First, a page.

Considering all of these factors, the effort to eradicate poverty in Australia is an incredibly complex public policy challenge. It means ensuring that opportunity and prosperity are available to all, that there are adequate mental health and disability services and that people have access to affordable housing. It will require more jobs with a living wage, a better safety net for those without a job and that we don’t leave people vulnerable in retirement.

Governments at every level must play their part in meeting this challenge but they can’t do it alone. We need a collaborative approach from government, civil society and the private sector if we are going to make genuine progress. In Australia’s 2018 report on the implementation of the Sustainable Development Goals (SDGs), the Commonwealth Government highlighted the Thriving Communities Partnership for precisely that kind of collaboration.

The first UN Sustainable Development Goal (SDG) is to end poverty in all its forms everywhere. Here at Community Sector Banking we have integrated the SDGs into our business through company-wide initiatives so that we can contribute to an inclusive, sustainable and resilient future for all. Which is why we take great pride in our work on housing affordability and our capacity to offer indigenous scholarships and social investment grants that support Australia’s not-for-profit sector to meet this sort of challenge.

Yet, despite our economic growth and the best efforts of civil society, poverty levels in Australia have remained entrenched. So on October 17, I challenge every business and not for profit to reflect on what more we can do.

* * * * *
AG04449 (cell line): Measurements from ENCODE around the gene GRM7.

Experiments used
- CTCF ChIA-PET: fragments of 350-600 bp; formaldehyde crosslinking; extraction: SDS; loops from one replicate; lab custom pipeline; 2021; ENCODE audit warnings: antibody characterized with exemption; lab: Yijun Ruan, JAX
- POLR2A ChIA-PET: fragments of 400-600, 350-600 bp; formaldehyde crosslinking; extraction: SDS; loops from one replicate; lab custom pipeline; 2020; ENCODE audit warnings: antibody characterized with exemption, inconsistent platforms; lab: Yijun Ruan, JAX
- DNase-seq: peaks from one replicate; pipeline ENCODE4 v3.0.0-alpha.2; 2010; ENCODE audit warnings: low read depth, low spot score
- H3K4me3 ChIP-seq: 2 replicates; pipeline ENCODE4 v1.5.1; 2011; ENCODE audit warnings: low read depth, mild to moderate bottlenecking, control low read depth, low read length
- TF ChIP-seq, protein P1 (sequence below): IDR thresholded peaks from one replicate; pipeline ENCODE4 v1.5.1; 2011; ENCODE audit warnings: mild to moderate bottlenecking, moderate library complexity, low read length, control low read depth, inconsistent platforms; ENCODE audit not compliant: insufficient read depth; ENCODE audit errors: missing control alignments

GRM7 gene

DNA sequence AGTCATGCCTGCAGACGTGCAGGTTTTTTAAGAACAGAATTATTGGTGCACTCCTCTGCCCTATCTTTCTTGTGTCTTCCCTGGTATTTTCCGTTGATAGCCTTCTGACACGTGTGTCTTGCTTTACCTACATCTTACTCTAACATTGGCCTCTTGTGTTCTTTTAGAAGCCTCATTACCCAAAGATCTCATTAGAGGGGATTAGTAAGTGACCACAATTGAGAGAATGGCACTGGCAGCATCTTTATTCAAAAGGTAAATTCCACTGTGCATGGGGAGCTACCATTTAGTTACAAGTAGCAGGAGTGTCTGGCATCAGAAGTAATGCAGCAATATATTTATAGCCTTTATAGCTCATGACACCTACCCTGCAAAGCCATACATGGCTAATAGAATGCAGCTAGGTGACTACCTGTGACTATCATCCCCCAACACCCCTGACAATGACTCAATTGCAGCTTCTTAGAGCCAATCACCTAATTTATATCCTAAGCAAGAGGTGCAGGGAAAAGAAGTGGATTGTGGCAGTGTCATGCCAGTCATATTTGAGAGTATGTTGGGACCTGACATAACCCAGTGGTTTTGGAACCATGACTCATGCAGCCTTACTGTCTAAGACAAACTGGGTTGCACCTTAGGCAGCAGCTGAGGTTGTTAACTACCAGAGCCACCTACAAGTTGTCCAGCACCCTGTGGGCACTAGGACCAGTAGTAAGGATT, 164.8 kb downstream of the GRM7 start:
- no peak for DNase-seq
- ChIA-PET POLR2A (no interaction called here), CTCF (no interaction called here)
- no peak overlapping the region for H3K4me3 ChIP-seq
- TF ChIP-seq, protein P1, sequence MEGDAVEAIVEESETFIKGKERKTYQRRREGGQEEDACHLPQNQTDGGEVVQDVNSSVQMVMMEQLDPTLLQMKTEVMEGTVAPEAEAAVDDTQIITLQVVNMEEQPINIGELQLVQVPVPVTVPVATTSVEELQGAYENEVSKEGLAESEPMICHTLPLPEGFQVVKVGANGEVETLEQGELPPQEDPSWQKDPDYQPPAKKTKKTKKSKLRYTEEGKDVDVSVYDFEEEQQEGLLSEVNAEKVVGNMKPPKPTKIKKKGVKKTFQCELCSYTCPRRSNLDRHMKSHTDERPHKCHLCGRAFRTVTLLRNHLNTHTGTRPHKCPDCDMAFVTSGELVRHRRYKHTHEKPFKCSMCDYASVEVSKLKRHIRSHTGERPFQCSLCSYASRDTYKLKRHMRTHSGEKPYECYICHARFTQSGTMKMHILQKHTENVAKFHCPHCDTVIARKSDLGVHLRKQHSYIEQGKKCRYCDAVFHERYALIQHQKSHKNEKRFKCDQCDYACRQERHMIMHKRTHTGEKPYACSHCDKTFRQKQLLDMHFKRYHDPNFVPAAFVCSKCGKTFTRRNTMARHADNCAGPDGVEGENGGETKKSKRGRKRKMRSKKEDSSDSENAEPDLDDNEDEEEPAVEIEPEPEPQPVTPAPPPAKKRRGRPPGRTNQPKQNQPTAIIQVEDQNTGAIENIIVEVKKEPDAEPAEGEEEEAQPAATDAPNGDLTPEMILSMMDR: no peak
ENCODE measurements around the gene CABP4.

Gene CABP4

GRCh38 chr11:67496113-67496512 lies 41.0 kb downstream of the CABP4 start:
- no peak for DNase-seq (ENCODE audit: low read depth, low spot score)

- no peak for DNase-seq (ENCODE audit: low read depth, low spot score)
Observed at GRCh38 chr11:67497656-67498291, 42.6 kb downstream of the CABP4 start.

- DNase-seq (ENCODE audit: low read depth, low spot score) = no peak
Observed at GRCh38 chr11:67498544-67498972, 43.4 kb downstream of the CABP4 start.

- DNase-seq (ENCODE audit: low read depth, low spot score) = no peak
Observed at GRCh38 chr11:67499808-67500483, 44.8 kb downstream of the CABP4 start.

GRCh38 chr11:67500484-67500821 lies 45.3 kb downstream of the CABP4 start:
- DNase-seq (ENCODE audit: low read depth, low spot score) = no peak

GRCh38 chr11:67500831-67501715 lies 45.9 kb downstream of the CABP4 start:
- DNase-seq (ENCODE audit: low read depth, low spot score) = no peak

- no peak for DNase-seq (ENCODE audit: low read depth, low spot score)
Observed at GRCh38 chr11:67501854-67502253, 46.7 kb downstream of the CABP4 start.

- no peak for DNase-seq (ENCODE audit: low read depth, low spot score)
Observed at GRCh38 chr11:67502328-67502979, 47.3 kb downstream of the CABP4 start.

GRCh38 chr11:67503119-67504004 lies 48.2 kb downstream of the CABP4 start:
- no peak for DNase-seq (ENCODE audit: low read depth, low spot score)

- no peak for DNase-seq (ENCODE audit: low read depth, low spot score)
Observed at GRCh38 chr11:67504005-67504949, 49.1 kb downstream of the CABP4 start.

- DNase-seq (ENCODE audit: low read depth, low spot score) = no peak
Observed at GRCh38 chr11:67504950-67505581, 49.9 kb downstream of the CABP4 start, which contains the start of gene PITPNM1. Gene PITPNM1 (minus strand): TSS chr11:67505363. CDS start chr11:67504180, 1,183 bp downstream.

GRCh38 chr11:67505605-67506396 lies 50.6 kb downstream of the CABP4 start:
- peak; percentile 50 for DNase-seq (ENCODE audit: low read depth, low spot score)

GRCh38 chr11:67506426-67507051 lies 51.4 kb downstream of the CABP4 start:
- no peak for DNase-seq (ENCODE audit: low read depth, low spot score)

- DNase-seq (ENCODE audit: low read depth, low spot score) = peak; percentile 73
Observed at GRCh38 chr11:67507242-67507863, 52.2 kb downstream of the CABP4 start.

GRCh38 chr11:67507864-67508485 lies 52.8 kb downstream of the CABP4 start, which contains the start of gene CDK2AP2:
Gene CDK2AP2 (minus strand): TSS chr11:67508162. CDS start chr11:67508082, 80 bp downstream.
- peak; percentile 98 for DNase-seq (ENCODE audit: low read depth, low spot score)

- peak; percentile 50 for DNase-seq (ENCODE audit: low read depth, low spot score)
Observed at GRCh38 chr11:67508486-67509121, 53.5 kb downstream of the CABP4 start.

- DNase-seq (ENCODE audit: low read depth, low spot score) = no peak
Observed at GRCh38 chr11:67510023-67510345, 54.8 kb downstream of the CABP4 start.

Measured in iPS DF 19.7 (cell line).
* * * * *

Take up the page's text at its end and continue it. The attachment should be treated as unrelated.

For example, banks and other financial institutions should look at partnering with not-for-profits to provide more comprehensive support to individuals who are entering financial distress, intervening before they slip into poverty. There needs to be more investment in social and affordable housing but with public-private collaboration we can also ensure that new housing is located near health and social support services, as well as public amenities. The private sector would be happy to invest more in social services if there are mechanisms that provide a decent return, so it is critical that civil society and government expand the scope of social investment bonds and entrepreneurship programs.

We all need to search for innovative solutions because I don’t think any of us want to keep living in a country where poverty is a reality for one in six kids.

About the Contributor:

Andrew Cairns is the CEO of Community Sector Banking, Australia’s banking specialists for not-for-profit organisations. 

2 comments | click to view comments

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    Comments

    Stephen King

    October 17, 2019 at 2:52 pm

    Terrific article and very much on point. Our platform Sponsology has been built so that Givers (like Banks and other Corporates) can freely and anonymously find and partner with the right NFP’s to deliver on exactly what this article talks about. The challenge for us is that we are disrupting and the NFP sector fights real change. There is always plenty of talk but not much real action to dig out of the minutia.

      Pearl Dy

      November 8, 2019 at 5:30 pm

      Thank you for your insights